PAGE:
Trinidad’s Anti-Crime Strategy Aims to Bring Down Record Homicide Rate
By Dialogo September 23, 2013
Police and military officials have imposed new security measures in Trinidad & Tobago following a recent spate of homicides that rocked this twin-island republic of 1.5 million.
Emmanuel George, the country’s national security minister, called an emergency meeting on Aug. 3, after 12 people were killed in a 72-hour period. The meeting’s purpose was clear, with George telling the Trinidad Express that it was to “deal with the murders.”
After George’s meeting — attended by Police Commissioner Stephen Williams, Deputy Police Commissioner Mervyn Richardson, Chief of Defense Staff Maj. Gen. Kenrick Maharaj and Col. Rodney Smart — officials announced a series of measures aimed at increasing security.
“The suspicion is that at least five of the murders that have occurred in the last few days are gang-related,” George told reporters. “The police are aware of the situation and have taken steps to address it. This means they will continue to do what they’re doing to get guns off the streets.”
The new strategy includes increasing patrols in high-crime areas (including the Port-of-Spain districts of Morvant, Central Street, Beetham Gardens and Lavantille), erecting police-manned roadblocks, installing closed circuit television (CCTV) cameras in problematic areas and stepping up vigilance of vessels entering Trinidadian waters.
Stepped-up patrols, roadblocks, CCTV cameras part of crackdown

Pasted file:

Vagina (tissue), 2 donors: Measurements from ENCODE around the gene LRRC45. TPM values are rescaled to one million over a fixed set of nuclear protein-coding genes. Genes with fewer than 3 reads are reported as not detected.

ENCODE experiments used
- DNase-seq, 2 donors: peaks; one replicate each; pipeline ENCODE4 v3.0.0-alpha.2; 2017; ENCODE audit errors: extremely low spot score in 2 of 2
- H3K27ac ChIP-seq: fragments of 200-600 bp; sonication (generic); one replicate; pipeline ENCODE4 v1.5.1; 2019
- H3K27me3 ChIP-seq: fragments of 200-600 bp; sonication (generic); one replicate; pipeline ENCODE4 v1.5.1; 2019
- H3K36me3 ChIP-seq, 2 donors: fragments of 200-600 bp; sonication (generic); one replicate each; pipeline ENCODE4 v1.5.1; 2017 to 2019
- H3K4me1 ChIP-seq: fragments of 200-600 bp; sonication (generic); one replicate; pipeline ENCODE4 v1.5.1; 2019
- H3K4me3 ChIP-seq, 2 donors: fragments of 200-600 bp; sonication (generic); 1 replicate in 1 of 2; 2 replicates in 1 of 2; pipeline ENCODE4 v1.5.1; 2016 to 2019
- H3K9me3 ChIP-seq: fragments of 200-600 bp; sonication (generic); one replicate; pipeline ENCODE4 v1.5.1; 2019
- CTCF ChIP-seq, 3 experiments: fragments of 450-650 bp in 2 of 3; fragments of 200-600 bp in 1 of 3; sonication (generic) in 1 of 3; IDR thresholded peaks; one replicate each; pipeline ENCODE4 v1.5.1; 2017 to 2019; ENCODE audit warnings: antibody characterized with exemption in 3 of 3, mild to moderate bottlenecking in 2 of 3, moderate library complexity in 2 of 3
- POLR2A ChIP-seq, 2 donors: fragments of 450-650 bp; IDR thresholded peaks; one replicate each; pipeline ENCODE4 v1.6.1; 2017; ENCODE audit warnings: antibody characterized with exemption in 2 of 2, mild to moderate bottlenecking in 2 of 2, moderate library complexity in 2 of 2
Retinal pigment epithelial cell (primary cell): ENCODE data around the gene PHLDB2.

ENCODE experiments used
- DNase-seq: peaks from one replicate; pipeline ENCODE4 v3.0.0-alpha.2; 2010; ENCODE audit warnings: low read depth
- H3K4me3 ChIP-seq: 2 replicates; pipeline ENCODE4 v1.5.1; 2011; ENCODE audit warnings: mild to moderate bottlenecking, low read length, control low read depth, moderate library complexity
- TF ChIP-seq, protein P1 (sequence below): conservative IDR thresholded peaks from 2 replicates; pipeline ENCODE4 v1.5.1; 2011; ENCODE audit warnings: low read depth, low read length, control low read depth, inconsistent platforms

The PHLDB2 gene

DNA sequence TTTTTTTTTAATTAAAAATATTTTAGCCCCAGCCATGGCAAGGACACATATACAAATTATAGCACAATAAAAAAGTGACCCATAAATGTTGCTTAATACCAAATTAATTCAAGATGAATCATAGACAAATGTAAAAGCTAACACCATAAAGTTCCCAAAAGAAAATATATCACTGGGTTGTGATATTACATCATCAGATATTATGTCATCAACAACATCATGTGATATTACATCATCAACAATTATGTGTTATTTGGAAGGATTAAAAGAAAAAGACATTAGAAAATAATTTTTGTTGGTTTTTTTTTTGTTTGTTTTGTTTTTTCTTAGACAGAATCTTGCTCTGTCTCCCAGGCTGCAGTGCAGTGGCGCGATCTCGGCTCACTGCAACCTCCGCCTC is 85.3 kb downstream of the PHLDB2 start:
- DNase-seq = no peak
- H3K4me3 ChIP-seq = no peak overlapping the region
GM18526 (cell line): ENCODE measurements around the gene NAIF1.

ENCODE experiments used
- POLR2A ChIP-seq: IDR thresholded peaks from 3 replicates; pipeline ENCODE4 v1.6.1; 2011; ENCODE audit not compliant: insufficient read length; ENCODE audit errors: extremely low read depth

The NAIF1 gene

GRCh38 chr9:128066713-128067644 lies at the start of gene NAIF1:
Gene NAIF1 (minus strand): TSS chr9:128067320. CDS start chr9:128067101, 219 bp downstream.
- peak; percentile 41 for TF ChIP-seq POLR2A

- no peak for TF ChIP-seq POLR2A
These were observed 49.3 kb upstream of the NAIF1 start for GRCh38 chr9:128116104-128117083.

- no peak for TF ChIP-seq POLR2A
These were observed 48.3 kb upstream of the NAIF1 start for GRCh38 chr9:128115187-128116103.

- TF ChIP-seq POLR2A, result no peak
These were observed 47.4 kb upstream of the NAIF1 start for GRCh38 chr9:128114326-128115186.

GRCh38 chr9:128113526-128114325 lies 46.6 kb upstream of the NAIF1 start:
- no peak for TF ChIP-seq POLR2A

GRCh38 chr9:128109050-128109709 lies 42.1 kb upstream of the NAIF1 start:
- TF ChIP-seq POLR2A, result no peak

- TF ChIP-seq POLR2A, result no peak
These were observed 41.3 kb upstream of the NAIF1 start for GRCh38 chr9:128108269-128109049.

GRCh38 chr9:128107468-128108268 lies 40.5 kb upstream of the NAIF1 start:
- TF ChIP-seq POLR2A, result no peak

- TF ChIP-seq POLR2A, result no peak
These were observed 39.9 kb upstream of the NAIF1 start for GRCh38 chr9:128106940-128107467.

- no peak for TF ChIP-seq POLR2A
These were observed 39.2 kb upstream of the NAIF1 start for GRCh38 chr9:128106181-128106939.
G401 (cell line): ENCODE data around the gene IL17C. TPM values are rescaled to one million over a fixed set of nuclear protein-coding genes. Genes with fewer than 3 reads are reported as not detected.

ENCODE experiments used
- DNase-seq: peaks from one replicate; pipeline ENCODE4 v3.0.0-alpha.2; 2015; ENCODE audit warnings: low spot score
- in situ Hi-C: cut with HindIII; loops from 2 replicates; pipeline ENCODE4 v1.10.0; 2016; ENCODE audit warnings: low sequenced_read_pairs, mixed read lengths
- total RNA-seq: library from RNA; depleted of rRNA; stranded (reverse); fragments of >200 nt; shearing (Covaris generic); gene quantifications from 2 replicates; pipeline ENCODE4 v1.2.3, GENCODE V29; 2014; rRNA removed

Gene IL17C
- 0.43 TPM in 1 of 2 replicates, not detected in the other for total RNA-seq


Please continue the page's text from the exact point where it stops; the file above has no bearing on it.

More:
“We are very confident in what we are doing,” Richardson said at a subsequent news conference. “This is a war and we will win. We are sure about this. It is just a matter of time.”
George said the new measures will put a level of control on the number of incidents taking place” in Trinidad, adding that “the population can rest assured the police have responded and are taking the appropriate action to deal with this spike in murders.”
The new anti-crime measures are the latest to be unveiled by the government of Kamla Persad-Bissessar, who became prime minister in May 2010. Following Richardson’s January 2013 declaration that Trinidad would cut its homicide rate in half, the government launched joint military-police patrols and deployed 2,000 additional troops to fight arms trafficking.
The most notable strategic shift occurred in August 2011, when Persdad-Bissessar declared a state of emergency in certain areas of the country affected by gang activity. This included most of Port of Spain and its suburbs, along with the cities of San Fernando, Arima and Chaguanas.
Government defends latest measures
The state of emergency, originally called for 15 days but ultimately extended for 90 days, instituted an 11 p.m. to 4 a.m. curfew and gave military personnel the power to search, seize property and arrest people.
Although opposition leader Keith Rowley described the 2011 decision to implement the state of emergency as a “panicked response,” Persdad-Bissessar defended the move.
“The statistical information tells us clearly that crime reduction, arrests made and the amount of weapons and drugs seized, the number of men and women held on outstanding warrants — the statistics tell us that we achieved success,” the prime minister said following a November 2011 meeting of the National Security Council.
The government’s new anti-crime strategy isn’t as drastic as was the state of emergency declared in 2011, when 354 homicides were reported. That’s still less than 2008 — Trinidad’s most violent year ever — when homicides peaked at 550. Trinidad’s official homicide rate for 2012 is 35.2 per 100,000 inhabitants, according to the United Nations Office on Drugs and Crime.